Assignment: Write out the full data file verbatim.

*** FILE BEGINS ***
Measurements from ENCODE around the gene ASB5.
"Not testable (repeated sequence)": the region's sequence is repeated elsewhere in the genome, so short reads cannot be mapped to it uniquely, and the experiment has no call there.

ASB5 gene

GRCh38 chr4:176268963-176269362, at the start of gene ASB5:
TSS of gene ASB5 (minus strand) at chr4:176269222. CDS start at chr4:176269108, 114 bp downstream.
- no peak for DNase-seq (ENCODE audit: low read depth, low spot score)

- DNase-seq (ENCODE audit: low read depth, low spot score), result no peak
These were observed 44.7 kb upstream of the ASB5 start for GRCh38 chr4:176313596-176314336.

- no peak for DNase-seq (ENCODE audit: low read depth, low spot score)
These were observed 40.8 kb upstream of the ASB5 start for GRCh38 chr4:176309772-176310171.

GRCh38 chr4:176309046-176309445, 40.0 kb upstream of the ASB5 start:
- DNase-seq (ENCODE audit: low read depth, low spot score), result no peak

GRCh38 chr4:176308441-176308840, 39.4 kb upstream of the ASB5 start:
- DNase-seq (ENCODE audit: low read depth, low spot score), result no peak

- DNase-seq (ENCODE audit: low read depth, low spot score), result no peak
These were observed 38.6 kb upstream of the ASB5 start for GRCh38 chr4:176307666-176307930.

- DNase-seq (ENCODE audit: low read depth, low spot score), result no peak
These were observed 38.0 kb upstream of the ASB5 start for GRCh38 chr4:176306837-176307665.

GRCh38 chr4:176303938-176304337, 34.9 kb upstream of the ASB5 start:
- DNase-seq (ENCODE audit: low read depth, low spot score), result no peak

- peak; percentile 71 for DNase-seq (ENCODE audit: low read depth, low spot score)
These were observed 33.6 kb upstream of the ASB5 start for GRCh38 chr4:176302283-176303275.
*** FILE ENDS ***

Measurements from ENCODE around the gene ASB5.
"Not testable (repeated sequence)": the region's sequence is repeated elsewhere in the genome, so short reads cannot be mapped to it uniquely, and the experiment has no call there.

ASB5 gene

GRCh38 chr4:176268963-176269362, at the start of gene ASB5:
TSS of gene ASB5 (minus strand) at chr4:176269222. CDS start at chr4:176269108, 114 bp downstream.
- no peak for DNase-seq (ENCODE audit: low read depth, low spot score)

- DNase-seq (ENCODE audit: low read depth, low spot score), result no peak
These were observed 44.7 kb upstream of the ASB5 start for GRCh38 chr4:176313596-176314336.

- no peak for DNase-seq (ENCODE audit: low read depth, low spot score)
These were observed 40.8 kb upstream of the ASB5 start for GRCh38 chr4:176309772-176310171.

GRCh38 chr4:176309046-176309445, 40.0 kb upstream of the ASB5 start:
- DNase-seq (ENCODE audit: low read depth, low spot score), result no peak

GRCh38 chr4:176308441-176308840, 39.4 kb upstream of the ASB5 start:
- DNase-seq (ENCODE audit: low read depth, low spot score), result no peak

- DNase-seq (ENCODE audit: low read depth, low spot score), result no peak
These were observed 38.6 kb upstream of the ASB5 start for GRCh38 chr4:176307666-176307930.

- DNase-seq (ENCODE audit: low read depth, low spot score), result no peak
These were observed 38.0 kb upstream of the ASB5 start for GRCh38 chr4:176306837-176307665.

GRCh38 chr4:176303938-176304337, 34.9 kb upstream of the ASB5 start:
- DNase-seq (ENCODE audit: low read depth, low spot score), result no peak

- peak; percentile 71 for DNase-seq (ENCODE audit: low read depth, low spot score)
These were observed 33.6 kb upstream of the ASB5 start for GRCh38 chr4:176302283-176303275.